Such new abstractions are tackling with new relationships between types and tokens of semiotic and graphematic objects. The multiset account with *“collections which account not only for types but also for tokens of objects”* shall be continued with a dynamization of the type-token relationship of the sign-usage.

**Table of types, examples**

"The *pomset* type generalizes sets, bags, lists, trees, and other ordered types, and therefore provides a uniform representation for all these types. Intuitively, a pomset can be viewed as a string with a partial order instead of a total order.” (Gumbach, Milo, An algebra of pomsets, 1995)

** lists, strings**: totaly ordered multisets.

"A very special case of partially ordered multisets are the *strings* over a given set of elements. Here the partial ordering is actually total. It is well known that strings are free monoids, meaning that they are freely generated by the signature Σ_{str} = <ε, ·> with the following equations:

ε ·x = x (1)

x · ε = x (2)

(x · y) · z = x· (y · z ) (3) **ε** denotes the *empty* string and **·** *concatenation* of strings; the equations state that concatenating the empty string to the left or right does not change a string, and that concatenation is associative.” (Resnik, Deterministic Pomsets, 1994)

**Multisets**. Another very special case of partially ordered *multisets* are the multisets (sometimes called bags) over a given set of elements. Here the elements are actually completely unordered. Multisets are known to constitute free *commutative* monoids; that is, they are freely generated by the signature Σ_{mul} = < ε, ∪+ > with the following equations:

ε ∪+ x = x (4)

(x ∪+ y) ∪+ z = x ∪+ (y ∪+ z ) (5)

x ∪+ y = y ∪+ x (6)

ε now denotes the *empty multiset* and ∪+ *multiset addition*; the latter is associative and commutative, whereas adding the empty multiset does not change a multiset.” (Resnik, Deterministic Pomsets, 1994)

"A* labelled partially ordered set* or *lposet* over **E** is a triple p = < V , <, l > where

• V is an arbitrary set of *vertices* ;

• < ⊆ V × V is an irreﬂexive and transitive* ordering relation*;

• l: V -> E is a *labelling function*.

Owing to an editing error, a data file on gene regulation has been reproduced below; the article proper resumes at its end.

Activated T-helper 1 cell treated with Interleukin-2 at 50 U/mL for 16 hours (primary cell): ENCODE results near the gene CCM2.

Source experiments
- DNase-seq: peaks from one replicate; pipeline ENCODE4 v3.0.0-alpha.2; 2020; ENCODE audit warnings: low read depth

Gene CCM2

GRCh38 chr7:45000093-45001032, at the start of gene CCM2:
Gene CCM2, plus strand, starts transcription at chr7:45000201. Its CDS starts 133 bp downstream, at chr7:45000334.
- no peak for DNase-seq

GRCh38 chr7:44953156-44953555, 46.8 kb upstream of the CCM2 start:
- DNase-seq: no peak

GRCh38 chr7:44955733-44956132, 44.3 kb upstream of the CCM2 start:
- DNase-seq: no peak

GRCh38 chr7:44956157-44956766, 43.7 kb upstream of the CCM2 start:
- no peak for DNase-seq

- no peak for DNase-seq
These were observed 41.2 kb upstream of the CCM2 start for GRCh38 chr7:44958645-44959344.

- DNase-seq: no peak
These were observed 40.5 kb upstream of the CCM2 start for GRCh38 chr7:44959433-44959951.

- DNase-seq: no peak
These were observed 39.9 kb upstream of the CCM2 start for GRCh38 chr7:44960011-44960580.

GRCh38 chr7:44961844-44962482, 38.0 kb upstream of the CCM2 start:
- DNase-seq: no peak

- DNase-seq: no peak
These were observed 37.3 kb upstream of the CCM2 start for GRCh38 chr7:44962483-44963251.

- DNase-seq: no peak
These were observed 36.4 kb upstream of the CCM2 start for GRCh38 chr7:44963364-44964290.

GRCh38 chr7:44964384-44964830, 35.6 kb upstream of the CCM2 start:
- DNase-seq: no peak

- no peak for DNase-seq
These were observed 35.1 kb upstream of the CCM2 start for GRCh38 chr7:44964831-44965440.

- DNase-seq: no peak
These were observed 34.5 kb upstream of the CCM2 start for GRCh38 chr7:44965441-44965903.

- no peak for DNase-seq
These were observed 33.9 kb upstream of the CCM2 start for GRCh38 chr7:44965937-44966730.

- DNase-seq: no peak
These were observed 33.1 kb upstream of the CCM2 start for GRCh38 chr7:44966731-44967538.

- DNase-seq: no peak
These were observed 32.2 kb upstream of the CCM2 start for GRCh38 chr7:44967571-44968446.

A multiset addition is modelled by disjoint *pomset* union:

p ∪+ q = [V_{p} ∪ V_{q} , <_{p} ∪ <_{q} , l_{p} ∪ l_{q} ] where again the representatives *p* and *q* should be disjoint.” (Resnik, Deterministic Pomsets, 1994)

dec(Tritoset) = (mg_{1}, mg_{2}, mg_{3}) ,

loc(dec(Tritoset)) = (loc_{1}(mgloc_{2}(mgmg_{3}), loc_{4}(mg_{1}), loc_{5}(mg_{2})).

kenom(loc_{1}(mg) = [aaaa]

kenom(loc_{2}(mg)) = [bb]

kenom(loc_{3}(mg_{3})) = [ccc]

kenom(loc_{4}(mg_{1})) = [aaaa]

kenom(loc_{5}(mg_{2})) = [bbbb].

Tritosets are mappings from an alphabet of supporting objects U to N (natural numbers): mset: U --> N defining the kenoms of distributed monomorphies. Loci are the places of different or repeated monomorphies. And monomorphies are containing a number of kenoms as objects: Tritoset : monomorphies --> loci --> kenoms.

Repeated monomorphies might differ in the number of kenoms.

Hence, the example Tritoset[A] = [aaaabbcccaaabbbb] gets a *numerical* notation including the order of the monomorphies and the multiplicity of the monomorphies as the number of the kenoms over the ’support’ set [a, b, c], with:

A final explication has to inscribe the *order* of the loci of the monomorphies in the morphogram (tritoset), 1 -5, hence:

For A = [a, b, c], with [a,b,c] as *support* set of kenoms in *trito-normal form* (tnf), the indices as numerical *multiplicity* of the kenoms of the monomorphies and the order of the indices, the *positions *(loci, 1 to 5) of the monomorphies (mg). Because of the implicit order of the indices of the loci, the notation of the positions (loci) might be omitted.

Hence, a Tritoset *tset* is defined as a triple of [occurrence, multiplicity, locus] over a kenomic ‘support' set.

While a Multiset *mset* is defined as a tuple [occurrence, multiplicity] over an identitive suppoert set.

**Set-theoretical definitions**

"*Definition*: Let S be a nonempty set. A multi-set M with underlying set S is a set of ordered pairs:

M = {(s_{i}, n_{i})|s_{i}∈S, n_{i}∈Z^{+}},

where n_{i} is the **multiplicity** of the element s_{i}. A multi-set defined as, or using, a set.”

http://mathematics-diary.blogspot.co.uk/2012/03/sets-and-multisets.html

*Multisets* are based on 2 distinctions: *elements*, s_{i}, and the *multiplicity* of the occurrence of elements, n_{i}. Hence: (s_{i}, n_{i}).

Not mentioned but accepted is the *identity* presumption of the elements, s_{i} ∈ ID.